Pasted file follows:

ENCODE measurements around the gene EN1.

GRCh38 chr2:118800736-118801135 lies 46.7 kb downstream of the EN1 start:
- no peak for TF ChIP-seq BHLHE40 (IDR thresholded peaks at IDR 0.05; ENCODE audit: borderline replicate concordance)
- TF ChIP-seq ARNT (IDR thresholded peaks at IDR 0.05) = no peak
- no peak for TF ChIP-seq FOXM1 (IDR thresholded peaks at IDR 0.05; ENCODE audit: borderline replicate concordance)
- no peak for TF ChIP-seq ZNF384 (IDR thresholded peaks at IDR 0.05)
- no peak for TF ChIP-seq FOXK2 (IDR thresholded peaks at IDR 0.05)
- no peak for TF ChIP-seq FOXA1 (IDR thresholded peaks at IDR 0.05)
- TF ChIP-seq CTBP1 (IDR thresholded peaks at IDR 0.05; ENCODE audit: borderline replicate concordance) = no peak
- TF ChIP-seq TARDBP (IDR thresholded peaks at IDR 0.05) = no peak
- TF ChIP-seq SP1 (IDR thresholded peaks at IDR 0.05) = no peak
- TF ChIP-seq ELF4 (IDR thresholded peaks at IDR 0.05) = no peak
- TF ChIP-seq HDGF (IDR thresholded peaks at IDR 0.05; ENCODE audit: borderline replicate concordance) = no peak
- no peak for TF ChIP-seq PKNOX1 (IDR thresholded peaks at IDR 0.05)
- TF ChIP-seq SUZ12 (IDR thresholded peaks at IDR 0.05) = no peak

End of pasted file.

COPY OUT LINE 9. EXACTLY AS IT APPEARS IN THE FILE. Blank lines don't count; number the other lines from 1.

- TF ChIP-seq CTBP1 (IDR thresholded peaks at IDR 0.05; ENCODE audit: borderline replicate concordance) = no peak